Edward Weston was born in 1886 and was an influential and pioneering American photographer, who over the course of his 40 year career traversed a number of different styles including nude, landscape, portrait and still life’s. Because of his focus on the American west, along side Ansel Adams, Weston was referred to as “quintessentially American, and specially Californian, approach to modern photography” (pitts:27). Edward left his home state of Illinois to pursue a career in photography in California in 1906 until a year later he moved back to Illinois to the town of Effingham, to study at the Illinois School of Photography which after a year was over so he moved back to Cali. From an early start in his career he was very particular and critical of his work, ensuring he got what he wanted while working at his studio ‘the little studio’ in Tropico. His pictorial images soon brought him the recognition he was deserved, being published and writing articles for a number of national publications.
Over a period of four years Weston travelled back and forth to, and around Mexico first with his eldest son, and subsequently with his second eldest, along with his lover, Tina Modotti who he had earlier been one of his first nude studies. While in Mexico Weston had a number of exhibitions that brought him critical acclaim. Upon his arrival back in California he found his attention being taken by still life photography, namely that of shells which he hoped would kindle an inspiration for a series.
It was in 1927 that Edward Weston met Willard Van Dyke and Ansel Adams, they would go onto me three of the seven founding members of group f/64.
It was from this point that Edward Weston took a strong interest in landscape photography, the strong element that led to the beginning of group f/64 along with Ansel Adams who I have looked at previously.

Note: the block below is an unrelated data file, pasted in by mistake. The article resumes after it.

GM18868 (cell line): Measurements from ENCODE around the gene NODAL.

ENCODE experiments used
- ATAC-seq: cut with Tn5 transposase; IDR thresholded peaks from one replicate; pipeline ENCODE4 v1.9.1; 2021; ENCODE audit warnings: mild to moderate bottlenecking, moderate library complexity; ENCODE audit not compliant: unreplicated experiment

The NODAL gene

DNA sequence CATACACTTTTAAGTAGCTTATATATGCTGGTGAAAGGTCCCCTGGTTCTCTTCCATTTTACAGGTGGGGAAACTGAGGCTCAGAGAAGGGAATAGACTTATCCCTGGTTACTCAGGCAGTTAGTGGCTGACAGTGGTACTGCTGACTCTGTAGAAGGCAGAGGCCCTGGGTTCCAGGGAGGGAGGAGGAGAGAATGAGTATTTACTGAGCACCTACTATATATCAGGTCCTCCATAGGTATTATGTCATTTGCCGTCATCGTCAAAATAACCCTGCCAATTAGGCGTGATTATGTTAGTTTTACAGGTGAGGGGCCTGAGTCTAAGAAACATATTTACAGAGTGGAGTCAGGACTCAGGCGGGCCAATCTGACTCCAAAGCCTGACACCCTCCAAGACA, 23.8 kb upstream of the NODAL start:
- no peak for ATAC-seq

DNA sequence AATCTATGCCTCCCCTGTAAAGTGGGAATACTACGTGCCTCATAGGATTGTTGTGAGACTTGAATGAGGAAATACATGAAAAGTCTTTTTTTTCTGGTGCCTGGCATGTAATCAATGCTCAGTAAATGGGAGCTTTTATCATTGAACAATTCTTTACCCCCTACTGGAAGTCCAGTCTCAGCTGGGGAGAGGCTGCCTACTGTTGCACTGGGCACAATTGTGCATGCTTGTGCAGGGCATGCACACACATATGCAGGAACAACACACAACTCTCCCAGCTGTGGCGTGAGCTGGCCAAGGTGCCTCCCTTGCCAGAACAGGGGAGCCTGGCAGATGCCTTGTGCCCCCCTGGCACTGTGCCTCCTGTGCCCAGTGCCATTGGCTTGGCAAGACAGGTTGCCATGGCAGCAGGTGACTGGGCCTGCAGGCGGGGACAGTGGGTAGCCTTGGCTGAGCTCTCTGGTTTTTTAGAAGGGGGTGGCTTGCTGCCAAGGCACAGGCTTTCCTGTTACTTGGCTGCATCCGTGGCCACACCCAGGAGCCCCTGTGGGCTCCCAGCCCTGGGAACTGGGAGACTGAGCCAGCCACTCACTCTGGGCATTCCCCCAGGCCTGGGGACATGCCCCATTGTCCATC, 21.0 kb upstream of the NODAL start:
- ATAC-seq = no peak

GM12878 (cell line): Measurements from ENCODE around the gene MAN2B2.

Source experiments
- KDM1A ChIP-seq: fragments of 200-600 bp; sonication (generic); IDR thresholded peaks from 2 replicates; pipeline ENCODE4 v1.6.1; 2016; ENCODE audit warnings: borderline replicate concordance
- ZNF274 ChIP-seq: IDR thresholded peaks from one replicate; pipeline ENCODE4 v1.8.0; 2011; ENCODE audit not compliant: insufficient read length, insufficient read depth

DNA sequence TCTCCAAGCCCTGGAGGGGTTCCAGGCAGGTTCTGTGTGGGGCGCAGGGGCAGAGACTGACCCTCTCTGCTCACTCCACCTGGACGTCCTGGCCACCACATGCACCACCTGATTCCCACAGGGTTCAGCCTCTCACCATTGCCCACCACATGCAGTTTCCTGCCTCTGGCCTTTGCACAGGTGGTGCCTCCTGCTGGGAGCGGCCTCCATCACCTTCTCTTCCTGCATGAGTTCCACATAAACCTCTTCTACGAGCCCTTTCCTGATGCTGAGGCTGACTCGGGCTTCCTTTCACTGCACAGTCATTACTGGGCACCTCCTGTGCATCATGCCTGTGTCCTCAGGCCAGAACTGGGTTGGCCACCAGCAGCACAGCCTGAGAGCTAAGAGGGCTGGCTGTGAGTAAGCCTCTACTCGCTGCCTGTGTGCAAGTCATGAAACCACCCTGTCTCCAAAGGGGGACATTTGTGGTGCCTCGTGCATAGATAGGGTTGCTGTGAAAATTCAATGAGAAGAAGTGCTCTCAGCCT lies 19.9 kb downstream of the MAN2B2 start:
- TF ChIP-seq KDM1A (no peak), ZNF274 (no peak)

In 1937 Weston became the first photographer to receive the prestigious Guggenheim Grant, he received $2,000 for the year and further capitalised on the honour by building a relationship with a publication for images each month from his various trips, as was his dream to be able to photograph anywhere he wanted and now with the grant he was able to do so.
In the later years Edward worked mainly with his sons and an assistant to catalogue and publish his work, while a number of important exhibition of his, namely at the Smithsonian Museum and the Museum of Modern Art in Paris and in 1958 Edward Weston died on New Years Day.
This still life image of a cabbage leaf taken in 1931 is an example of Weston’s still life work, his control of lighting and detail achieve with the large format camera is exquisite, I also like his close composition, giving an idea of the edges but focusing the viewer on the changes in light and texture.
This landscape by Edward Weston gives us a clear indication of the connection he and Ansel Adams had and the basis for the group f/64, the converging hill lines and the respective reflection give great depth and context while also pulling the viewer in. His addition of a more detailed foreground, something I find Adams doesn’t include is useful in aiding an understanding of the environment and the tonal range is very pleasing.
This is a stunning example of Edward Weston’s nude photography, the strong tonal differences stand the subject out wonderful against the background and foreground and soft lighting accentuates her features while the pose gives the impression of a shy person, looking to be coerced into looking towards the camera, however this air of mystery adds to the subtle erotic nature of the image. Nude photography has never been a style that has interested me practically or as an admirer however considering Weston’s work in this style I have begun to understand the premise and beauty and in these crafted photographs.